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New High Yield Deals

8 September 2016 by Felipe Villarroel

September is here, which for fixed income managers usually marks the return of the new issue season, as addressed in our previous blog Will September See The Primary Market On Fire. In contrast to what we have seen in European investment grade markets, high yield new issuance activity has been rather muted, with only a couple of deals pricing last week. Yesterday we saw a lot more activity, mostly from well-known issuers.

Two of them caught our attention and prompted an interesting discussion on the desk about the stage of the credit cycle. Ardagh Glass priced a $1.56 billion equivalent PIK Toggle Note deal in euros and dollars while Schaeffler announced a €2.5 billion equivalent PIK Toggle deal.

These deals are holding company, or “HoldCo” issued, meaning the deals are issued by entities sitting outside the restricted group of senior secured and senior unsecured bondholders (Ardagh’s HoldCo entity is called ARD Finance S.A. whilst Shaeffler’s is IHO Holding). In addition, the PIK Toggle feature allows the issuer to pay coupons in kind, either in cash or by issuing more bonds. What this means is that PIK bondholders are essentially lending money to shareholders of Ardagh/Shaeffler, in this case who use their shares in those companies as collateral. Because the issuer of the PIK is a HoldCo whose only assets are shares in Ardagh/Shaeffler (and also shares in Continental in the case of IHO Holding), the ability of the issuer to pay coupons in cash depends exclusively on dividends streamed from these equity investments. For this reason they need to have the option of paying the coupon in kind rather than in cash and they sit at the bottom of the consolidated capital structure.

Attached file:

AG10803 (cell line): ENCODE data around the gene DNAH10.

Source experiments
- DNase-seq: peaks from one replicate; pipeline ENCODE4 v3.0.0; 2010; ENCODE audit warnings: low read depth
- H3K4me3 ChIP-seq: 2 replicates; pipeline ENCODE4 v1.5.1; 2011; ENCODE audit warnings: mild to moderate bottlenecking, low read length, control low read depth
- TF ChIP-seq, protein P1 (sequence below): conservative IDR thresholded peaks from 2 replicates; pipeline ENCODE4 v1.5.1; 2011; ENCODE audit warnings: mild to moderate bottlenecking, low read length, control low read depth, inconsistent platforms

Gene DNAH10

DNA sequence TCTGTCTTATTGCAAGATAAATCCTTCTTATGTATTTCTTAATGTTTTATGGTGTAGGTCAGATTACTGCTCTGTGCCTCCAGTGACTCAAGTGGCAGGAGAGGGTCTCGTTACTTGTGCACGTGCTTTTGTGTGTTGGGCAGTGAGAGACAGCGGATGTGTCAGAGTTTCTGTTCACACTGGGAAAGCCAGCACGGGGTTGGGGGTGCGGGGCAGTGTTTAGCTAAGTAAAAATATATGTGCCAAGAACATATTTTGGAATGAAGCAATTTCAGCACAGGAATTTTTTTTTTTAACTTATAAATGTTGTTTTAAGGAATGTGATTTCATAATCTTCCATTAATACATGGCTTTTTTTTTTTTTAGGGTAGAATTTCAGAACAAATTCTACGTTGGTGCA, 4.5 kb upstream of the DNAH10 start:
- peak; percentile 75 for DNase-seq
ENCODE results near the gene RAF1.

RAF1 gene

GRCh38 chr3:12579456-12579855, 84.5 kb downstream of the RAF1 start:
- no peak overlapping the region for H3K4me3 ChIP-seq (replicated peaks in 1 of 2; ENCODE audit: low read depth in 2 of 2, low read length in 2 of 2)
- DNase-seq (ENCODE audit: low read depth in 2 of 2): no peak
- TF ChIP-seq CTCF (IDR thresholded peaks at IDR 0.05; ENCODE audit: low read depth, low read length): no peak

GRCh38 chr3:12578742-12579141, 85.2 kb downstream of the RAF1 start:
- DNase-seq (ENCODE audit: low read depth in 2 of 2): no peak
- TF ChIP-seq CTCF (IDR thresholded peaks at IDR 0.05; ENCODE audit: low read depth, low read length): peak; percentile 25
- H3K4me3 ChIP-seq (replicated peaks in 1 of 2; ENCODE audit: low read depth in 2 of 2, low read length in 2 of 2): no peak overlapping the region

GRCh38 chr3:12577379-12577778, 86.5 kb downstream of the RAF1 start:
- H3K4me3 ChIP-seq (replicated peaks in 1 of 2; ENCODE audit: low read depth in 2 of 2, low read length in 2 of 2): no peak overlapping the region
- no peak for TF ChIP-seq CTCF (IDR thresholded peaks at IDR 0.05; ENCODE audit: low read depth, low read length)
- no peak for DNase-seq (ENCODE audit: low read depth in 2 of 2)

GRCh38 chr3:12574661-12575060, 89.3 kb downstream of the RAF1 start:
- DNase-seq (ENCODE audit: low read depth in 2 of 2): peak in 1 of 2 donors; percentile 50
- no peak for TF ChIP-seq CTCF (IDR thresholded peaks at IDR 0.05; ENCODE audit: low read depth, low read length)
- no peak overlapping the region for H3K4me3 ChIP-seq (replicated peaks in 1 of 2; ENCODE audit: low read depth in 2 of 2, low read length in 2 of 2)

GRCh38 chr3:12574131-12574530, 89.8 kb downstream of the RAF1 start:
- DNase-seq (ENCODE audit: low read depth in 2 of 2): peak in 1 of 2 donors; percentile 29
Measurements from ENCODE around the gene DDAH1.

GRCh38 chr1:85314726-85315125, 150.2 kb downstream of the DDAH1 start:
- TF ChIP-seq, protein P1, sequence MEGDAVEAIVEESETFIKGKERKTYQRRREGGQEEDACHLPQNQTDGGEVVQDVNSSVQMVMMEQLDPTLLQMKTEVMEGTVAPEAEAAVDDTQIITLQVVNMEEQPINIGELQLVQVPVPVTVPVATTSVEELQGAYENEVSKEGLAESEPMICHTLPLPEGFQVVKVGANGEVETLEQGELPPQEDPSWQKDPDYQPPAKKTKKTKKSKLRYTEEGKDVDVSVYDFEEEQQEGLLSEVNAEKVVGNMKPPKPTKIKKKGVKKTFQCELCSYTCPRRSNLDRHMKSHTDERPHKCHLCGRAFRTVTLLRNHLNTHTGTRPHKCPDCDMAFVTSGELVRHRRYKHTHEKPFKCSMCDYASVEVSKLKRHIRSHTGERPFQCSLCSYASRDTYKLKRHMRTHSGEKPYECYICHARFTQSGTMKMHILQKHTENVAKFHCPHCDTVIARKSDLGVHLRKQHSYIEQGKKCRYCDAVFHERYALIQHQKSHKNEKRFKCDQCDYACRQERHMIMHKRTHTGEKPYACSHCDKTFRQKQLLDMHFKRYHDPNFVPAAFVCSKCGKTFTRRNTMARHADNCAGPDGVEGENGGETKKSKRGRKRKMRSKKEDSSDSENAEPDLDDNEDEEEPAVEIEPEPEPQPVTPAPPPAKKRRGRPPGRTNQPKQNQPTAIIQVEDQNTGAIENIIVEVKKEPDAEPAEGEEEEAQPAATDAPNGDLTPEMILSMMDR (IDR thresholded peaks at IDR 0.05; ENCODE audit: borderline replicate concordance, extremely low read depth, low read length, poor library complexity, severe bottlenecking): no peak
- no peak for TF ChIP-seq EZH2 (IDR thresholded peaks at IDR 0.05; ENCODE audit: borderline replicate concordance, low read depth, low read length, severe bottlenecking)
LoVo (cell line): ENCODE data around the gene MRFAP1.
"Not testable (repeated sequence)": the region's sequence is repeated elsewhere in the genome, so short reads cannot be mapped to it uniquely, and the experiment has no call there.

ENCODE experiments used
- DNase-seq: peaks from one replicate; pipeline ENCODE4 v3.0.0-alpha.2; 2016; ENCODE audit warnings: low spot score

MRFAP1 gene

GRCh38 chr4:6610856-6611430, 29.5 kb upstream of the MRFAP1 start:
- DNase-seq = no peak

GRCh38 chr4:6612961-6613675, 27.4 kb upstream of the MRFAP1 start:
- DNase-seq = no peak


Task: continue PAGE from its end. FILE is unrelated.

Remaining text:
These deals caught our attention for different reasons. In the case of ARD Finance the new issue will refinance all existing PIK notes but will also be used to pay a €270 million dividend to shareholders. Consequently leverage at the HoldCo level will increase from 6.3x to 6.5x (with EBITDA including synergies of a recently closed acquisition). We have long been supporters of Ardagh’s story and fundamentals and this transaction doesn’t change that. We were left wondering however if this is the quiet start of a later stage of the credit cycle in Europe. Companies raising debt to pay themselves dividends or buy back their own stock happens more often in later stages of the cycle. Although this is only an isolated case at the moment we will be closely monitoring new high yield deals to assess if this is the start of a trend. In the case of IHO Holding, the new PIKs will refinance all existing PIK notes and also form part of an intercompany loan given by Shaeffler to IHO Holding, with no dividends involved.

On a separate note, we think it’s worth noting that in the space of two days the HY market was able to absorb close to €4 billion of PIK notes at yields that look very attractive for issuers, with heavily oversubscribed books and with one of them being used in part to pay shareholders a dividend.

The market technicals caused by the various QE programmes are clearly still very strong.

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